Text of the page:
Our group deliberated briefly just to make things look official, but before she even finished speaking, we all decided amongst ourselves that we’d do as she asked. We even agreed to let her pick the Church for us. She chose an ancient site, Dunlewy, the remote old place east of the Lough bearing the same name. Her choice surprised us. We half expected her to pick a major establishment and send us in to make hopeless fools of ourselves. Though we didn’t think so at the time, she probably chose the site out of pure sympathy for our state. The drive from Letterkenny west on R251 was long, and took a good hour or more since Aislinn drove miles under the speed limit in her van. Perhaps she had wanted to attract even less attention from the fuzz considering her drunken cargo. Either way, the drive did us good, and by the time we crossed through Glenveagh our group was fairly sober, enough to hold semi-sentient conversation with her. By the time we reached the site, we were almost more excited to explore the stark countryside than make good on the bet.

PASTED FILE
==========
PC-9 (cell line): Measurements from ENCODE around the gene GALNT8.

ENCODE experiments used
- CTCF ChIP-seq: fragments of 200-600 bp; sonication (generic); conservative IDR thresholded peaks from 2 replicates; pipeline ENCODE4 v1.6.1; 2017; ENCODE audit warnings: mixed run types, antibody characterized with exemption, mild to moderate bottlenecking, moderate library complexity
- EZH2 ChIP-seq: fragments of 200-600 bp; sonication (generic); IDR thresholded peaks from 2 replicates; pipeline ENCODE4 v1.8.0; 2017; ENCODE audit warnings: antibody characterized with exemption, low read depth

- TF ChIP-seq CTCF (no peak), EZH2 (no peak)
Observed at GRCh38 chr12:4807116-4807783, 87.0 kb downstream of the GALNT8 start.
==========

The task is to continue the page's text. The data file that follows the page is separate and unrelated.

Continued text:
She parked the car in the saffron-hued wild grasses, and joked if we all needed assistance getting out. While the rest of the lads careened toward the Church, I stayed back a ways and walked with Aislinn. She tried to scowl at me, but a playful smile appeared on her face when I pretended to retch. She knelt beside me and quickly dragged her fingers through my hair, mussing it up like a mate. I caught her hand and she bit her lip.